It's a bonus of retirement that I think I have sufficient time and money to maintain a subscription to the London Review of Books. that lets me in for some serious reading, some of which I can anticipate. In the issue I'm currently reading, for instance, I'm not surprised to find David Bromwich on how to respond to Trump, or Michael Wood's take on Moonlight. what comes as a massive bonus, though, is the obscure stuff I wasn't expecting - Rory Stewart on the accounts of Aleppo written in the eighteenth century by two Scottish brothers, who lived and worked there for years. Even better is a glorious essay on Hogarth, which starts from the obvious satirical stuff which I knew already, but moves on to some gorgeous, warm portraits I had never heard of - which are fabulously reproduced. Hannah Osborne and Thomas Coram, on p.10 of the LRB of Feb 16th. I take my time, I learn new stuff, I feel wiser and happier about the world. I know - I'm very lucky.
I've said it before, but now he;'s back again, and its still true. Grayson Perry is the best interviewer on TV, bar none. In his current series, All Man, he talks to hooligans, police officers, traders, casual passers-by, and treats them all with the same honesty and warmth. "don't take this the wrong way", he smiles at a huge cage-fighter who could clearly knock him into the middle of next week if he so chose, but then delivers a delicate, serious question - which, because it's offered that way, is answered in the same spirit. He's interested and he's pursuing a serious train of thought, but he doesn't have an agenda, or an urge to dominate, undermine or pigeonhole the people he's talking to. He's genuine, and they get that, so they're genuine too. Pure gold dust.
Went to Birmingham for the day, for a whole-day programme of stimulus and chat, provided for free by Birmingham Unisersity. Grab it now, because the chance may not come again. It was centred on the photographs of Janet Mendelsohn, a young American who came to Birmingham in the sities, and took some wonderful photos of Balsall Heath. i will declare an interest. My son lives in Balsall Heath, and I went there in the sixties, as part of a week's workcamp centred on a housing survey of Varna Road - then famous as "the wickedest street in England" due to its thriving prostitution trade. Janet M become really friendly with one of the working girls, and took a whole series if photos of her, her pimp, her kids, and the surrounding area. They're close, warm portraits, by someone who feels at home and is trusted - not at all a fast raid by an outsider in search of sensations. On top of that, Janet M was friendly with Stuart and Catherine Hall (she gave a lovely brief talk remembering that), who were central to the Birmingham Centre of Cultural studies - community arts, including photography, all sorts of connections - which were also followed up during the day. And when I did my education year in 1966-7, I wrote a long essay about Education and the Mass Media, drawing heavily on the Popular Arts, a book co-written by Stuart Hall. Great photos, politics and art, and a heavy dose of nostalgia - a terrific day.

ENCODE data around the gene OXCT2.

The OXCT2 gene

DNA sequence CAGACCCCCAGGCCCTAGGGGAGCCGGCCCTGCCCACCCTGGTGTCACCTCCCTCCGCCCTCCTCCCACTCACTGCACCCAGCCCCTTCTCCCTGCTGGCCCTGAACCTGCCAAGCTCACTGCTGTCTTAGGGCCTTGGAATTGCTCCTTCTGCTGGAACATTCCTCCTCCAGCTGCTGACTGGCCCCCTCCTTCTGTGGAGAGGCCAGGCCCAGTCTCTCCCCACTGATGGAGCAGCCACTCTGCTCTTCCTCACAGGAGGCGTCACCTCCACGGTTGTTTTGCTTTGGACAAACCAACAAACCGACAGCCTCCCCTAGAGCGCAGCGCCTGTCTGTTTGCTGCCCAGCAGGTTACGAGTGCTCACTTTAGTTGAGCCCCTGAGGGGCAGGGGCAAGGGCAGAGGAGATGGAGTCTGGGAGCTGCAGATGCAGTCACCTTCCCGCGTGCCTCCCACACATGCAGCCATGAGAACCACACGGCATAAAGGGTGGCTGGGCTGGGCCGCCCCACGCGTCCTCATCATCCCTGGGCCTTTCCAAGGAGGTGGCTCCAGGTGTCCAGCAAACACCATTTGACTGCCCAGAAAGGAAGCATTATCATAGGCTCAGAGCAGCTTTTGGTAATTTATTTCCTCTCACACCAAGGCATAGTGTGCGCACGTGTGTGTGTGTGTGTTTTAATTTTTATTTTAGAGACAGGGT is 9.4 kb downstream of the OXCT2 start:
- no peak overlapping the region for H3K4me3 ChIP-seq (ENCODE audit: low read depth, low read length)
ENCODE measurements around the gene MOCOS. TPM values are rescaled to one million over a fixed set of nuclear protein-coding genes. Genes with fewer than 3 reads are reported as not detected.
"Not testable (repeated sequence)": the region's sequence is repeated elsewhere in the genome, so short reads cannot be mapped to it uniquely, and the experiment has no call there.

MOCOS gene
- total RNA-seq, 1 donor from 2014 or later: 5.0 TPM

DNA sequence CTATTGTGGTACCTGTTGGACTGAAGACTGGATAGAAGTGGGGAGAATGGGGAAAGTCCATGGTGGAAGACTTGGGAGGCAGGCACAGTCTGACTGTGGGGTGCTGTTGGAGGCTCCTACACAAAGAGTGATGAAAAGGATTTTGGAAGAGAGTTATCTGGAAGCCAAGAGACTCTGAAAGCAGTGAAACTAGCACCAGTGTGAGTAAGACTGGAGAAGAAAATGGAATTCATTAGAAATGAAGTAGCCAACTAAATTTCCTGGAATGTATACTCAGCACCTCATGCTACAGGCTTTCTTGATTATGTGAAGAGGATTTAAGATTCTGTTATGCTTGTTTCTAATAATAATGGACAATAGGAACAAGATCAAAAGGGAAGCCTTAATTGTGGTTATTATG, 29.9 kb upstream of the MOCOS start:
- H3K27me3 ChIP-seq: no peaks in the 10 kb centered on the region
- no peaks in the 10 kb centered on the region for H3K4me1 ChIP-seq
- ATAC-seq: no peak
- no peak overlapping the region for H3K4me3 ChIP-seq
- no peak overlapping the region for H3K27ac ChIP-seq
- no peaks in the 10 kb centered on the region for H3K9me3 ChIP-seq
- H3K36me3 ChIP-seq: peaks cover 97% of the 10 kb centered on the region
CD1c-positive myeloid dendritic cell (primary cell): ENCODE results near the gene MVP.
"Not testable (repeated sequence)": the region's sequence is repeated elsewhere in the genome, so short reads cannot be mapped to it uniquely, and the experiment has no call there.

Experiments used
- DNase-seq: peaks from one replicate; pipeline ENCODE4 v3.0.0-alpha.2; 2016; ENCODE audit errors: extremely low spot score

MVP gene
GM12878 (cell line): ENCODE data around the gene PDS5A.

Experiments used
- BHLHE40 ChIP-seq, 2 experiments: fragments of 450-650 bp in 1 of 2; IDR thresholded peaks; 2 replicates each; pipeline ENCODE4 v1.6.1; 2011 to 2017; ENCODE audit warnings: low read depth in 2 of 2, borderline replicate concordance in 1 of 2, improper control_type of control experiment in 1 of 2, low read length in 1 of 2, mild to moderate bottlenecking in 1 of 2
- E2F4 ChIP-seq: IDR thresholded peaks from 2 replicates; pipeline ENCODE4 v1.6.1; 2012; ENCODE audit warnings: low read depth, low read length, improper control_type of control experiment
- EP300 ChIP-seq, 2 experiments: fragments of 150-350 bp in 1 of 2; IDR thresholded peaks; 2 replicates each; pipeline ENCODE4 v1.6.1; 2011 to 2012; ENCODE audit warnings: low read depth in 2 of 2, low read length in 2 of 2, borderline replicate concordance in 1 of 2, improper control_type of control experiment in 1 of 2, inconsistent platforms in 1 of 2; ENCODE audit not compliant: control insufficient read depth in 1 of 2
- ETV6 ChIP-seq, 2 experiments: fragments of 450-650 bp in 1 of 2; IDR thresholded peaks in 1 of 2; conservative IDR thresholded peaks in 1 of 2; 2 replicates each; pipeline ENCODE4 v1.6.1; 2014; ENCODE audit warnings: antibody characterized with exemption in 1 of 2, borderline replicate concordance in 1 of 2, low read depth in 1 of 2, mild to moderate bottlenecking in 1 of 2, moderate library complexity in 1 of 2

Each week, as i skim through the schedules, there seems to be less and less that I actually want to watch. and currently, when i make a list of the "must-sees" there's only one - The Story of Scottish Art. I suppose I shouldn't be surprised that they've dug up a superb presenter I've never heard of - after all, my credentials on Scottish Art aren't that great. But he is so good - expert, enthusiastic, engaging and never dull - but without that self absorption that makes it so hard to watch Yentob or Cruikshank. This guy knows about this stuff, cares about it, and really wants us to share his enthusiasm. I do, I do. Catch it while you can.
Oh, wow. The reviews suggested that it might be worth going to Manchester for the day, generally to see the refurbished Whitworth Art Gallery, and specifically to catch the Cornelia Parker show before it closes at the end of this month. Were they right? Yes, yes, and yes. It’a brilliant building, flooded with light, where behind a gloomy Victorian face there’s space, huge windows, the constant backdrop of the park.
And the Parker exhibition is just wonderful. So varied, so intelligent, stuff to think about and stuff to love, spread generously over half a dozen rooms. There’s a lovely story in the news coverage about the Whitworth curator falling in love with Parker’s exploded shed when she was 22, and having vowed ever since that if she ever got the chance to mount a retrospective of Cornelia Parker’s work…well, she did, and here it is, and I’m so glad we caught it. Plus, it was a nice day, and the gallery is free, and they let you take photos, and the staff are young, keen and friendly. You don’t have to believe me. Just go.